« AnteriorContinuar »
F. W. Howay, New Westminster, B. C.
VOL. XI. NO. 2
Two Dollars per year
Contents VICTOR J. FARRAR.
The Reopening of the Russian
American Convention of 1824.. 83 WILLIAM SYLVESTER HOLT, D. D.. Beginning of Mission Work in
Alanke by the Presbyterian
89 ANNE MERRILL.
Captain Vancouver's Grave.. 94 T. C. ELLIOTT..
David Thompson's Journeys in
97 WILLIAMS. LEWIS and.
John Work's Journal of a Trip JACOB A. JEIERS.
from Fort Colville
Vancouver and Return in 1828.. 104 EDMOND S. MEANY.
Origin of Washington Geo-
115 DOCUMENTS-The Nisqually Journal, Edited by Victor J. Farrar. 136 BOOK REVIEWS
150 NEWS DEPARTMENT
THE WASHINGTON UNIVERSITY
STATE HISTORICAL SOCIETY
Entered as second-class matter, November 15, 1906, at the Postoffice at
Seattle, Washington, under the Act of Congress of July 16, 1894
The Washington University
State Historical Society
Officers and Board of Trustees
CLARENCE B. BAGLEY, President
JUDGE JOHN P. HOYT, Vice-President
JUDGE CORNELIUS H. HANFORD
PROFESSOR EDMOND S. MEANY, Secretary
Seattle DEPARTMENT OF PRINTING, UNIVERSITY OF WASHINGTON
THE REOPENING OF THE RUSSIAN-AMERICAN
CONVENTION OF 1824
In 1821 the Russian government, in an imperial ukase, gave notice to the British and American powers that it asserted claim to all country on the Pacific coast of North America north of 51°, and made the oceanic waters within 100 Italian miles to which that claim applied a closed sea. This ukase had been made, not as may have supposed, to further Russia's political ambitions, but as a concession to the Russian American Company, which, in fact, was the declared reason for Russia's being in these parts at all. Be that as it may, it quickly brought that nation into direct collision with the pretentions of Great Britain and the United States whose representatives immediately protested.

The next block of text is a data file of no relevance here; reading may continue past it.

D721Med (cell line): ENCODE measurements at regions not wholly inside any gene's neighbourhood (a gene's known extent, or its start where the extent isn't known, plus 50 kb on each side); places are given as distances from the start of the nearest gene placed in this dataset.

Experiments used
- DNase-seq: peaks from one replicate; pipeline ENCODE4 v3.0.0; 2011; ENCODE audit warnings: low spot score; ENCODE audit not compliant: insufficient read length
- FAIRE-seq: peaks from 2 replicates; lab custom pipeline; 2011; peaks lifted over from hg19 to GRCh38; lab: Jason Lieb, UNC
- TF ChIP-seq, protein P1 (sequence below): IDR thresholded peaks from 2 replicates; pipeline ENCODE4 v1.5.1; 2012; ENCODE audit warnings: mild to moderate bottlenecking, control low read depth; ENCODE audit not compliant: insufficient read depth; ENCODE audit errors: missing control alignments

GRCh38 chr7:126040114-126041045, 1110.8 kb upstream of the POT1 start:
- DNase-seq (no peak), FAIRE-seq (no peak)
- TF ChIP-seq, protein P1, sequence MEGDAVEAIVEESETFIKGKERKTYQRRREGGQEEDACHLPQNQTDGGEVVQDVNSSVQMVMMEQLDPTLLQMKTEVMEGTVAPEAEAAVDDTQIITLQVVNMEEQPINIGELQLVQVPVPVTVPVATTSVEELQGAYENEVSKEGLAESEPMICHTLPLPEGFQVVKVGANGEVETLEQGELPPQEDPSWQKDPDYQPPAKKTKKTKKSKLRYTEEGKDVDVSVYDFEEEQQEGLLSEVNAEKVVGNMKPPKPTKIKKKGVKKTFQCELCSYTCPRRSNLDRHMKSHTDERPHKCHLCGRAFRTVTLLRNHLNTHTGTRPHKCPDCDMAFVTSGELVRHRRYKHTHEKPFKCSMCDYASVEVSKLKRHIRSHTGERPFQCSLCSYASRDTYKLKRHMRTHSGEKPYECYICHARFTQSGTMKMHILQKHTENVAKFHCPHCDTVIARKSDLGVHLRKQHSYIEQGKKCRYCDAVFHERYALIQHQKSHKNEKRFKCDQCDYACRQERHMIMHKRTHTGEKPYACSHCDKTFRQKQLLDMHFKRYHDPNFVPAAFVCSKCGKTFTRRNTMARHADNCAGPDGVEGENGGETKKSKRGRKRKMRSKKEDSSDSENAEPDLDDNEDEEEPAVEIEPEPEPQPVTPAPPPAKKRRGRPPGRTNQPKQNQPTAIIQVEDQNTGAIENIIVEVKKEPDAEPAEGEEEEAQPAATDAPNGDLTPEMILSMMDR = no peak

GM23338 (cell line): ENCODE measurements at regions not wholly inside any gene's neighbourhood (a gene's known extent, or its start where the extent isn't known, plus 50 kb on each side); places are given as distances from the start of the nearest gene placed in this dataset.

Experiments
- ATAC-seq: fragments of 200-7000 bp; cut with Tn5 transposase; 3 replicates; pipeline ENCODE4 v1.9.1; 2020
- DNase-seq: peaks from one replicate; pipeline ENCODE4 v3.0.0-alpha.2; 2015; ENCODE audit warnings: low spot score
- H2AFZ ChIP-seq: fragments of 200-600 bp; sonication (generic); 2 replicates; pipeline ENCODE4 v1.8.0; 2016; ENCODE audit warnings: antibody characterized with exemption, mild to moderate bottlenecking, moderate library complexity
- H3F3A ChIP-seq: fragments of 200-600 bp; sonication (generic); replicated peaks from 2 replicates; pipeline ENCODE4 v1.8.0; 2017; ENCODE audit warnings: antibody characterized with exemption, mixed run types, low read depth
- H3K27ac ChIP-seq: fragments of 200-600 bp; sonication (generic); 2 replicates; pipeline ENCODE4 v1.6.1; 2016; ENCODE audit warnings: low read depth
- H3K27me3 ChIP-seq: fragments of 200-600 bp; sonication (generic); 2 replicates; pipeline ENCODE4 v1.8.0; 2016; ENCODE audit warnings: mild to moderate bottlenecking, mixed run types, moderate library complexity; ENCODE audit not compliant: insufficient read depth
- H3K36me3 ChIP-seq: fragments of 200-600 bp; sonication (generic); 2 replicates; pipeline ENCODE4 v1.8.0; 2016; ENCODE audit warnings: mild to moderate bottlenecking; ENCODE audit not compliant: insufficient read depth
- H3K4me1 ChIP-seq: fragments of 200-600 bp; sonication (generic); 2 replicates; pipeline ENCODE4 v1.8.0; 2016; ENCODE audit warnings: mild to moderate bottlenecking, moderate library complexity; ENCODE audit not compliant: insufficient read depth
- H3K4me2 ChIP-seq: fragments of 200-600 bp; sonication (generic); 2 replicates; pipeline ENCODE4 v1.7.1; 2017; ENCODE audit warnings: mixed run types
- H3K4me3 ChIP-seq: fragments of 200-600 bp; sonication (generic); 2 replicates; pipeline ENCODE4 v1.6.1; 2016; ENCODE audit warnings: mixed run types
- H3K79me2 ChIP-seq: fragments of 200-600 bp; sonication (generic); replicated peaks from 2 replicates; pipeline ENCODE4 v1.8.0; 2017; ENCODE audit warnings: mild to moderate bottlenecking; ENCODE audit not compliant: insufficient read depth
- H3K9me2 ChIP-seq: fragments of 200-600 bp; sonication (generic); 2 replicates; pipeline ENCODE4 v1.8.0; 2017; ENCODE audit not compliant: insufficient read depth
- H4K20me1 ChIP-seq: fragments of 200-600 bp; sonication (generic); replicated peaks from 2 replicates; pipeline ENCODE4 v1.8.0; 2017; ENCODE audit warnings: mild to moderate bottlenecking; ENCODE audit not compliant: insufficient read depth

Speaking for the United States, the secretary of state, Mr. Adams, requested the grounds which could warrant the claims and regulations of the ukase. He stated that his nation expected that any definition of boundaries between the two nations would have been arranged by treaty which had not been the case; and that the closed sea provision deeply affected the rights of the citizens of the United States.
All this was done through Pierre de Poletica, envoy extraordinary and minister plenipotentiary from Russia. De Poletica replied that the Russian claims were based upon discoveries; that they really extended much further to the southward; but as the American settlement was below 46°, and the Russian Novo Archangelsk below 57°, the parallel of 51° appeared a reasonable mean. As to the closed sea that had been made necessary by the outrageous conduct of American adventurers.
1 The official correspondence leading up to and including the treaty of 1924 is contained in the following: House Er. Dec., 17th ('ong., 1 s., doc. 112 serial number 68: Sen Ex, Doc., +1st ('ong., 3 s., ILOHRC Er. Dor., 18th ('ong. 28, doc. 36, serial number 1441 ; doc. 58, serial numi er 115; House Er. Dor., 19th ('ong, 1 s., doc. 2, serial number 89; Sen. Er. Doc., 18th (ong., 2 s., serial number 10%; American State Papore, Foreign Relations, iv. pp. 831-464.
2 The relation I«tween the Russian govern'hent and the Russian American Company is convincingly set forth in Bancroft, flistory of turke.
The Russian American Company had hoped that their country would secure from the powers holding in joint-occupancy not only quit claims but the right to a closed sea as well—the latter really more important than several degrees of latitude—but in the face of vehement protestations, they saw their monopoly seriously compromised when their govermnment agreed to ten-year commercial clauses in the two conventions of 1824 and 1825. But although they were unable to force their government they did all they could, namely, abide the time when the ten-year clauses would automatically expire and the closed sea interdict again be put into force.
It is the expiring of the ten-year clause with special reference to the American side and contention with which this paper is concerned. 3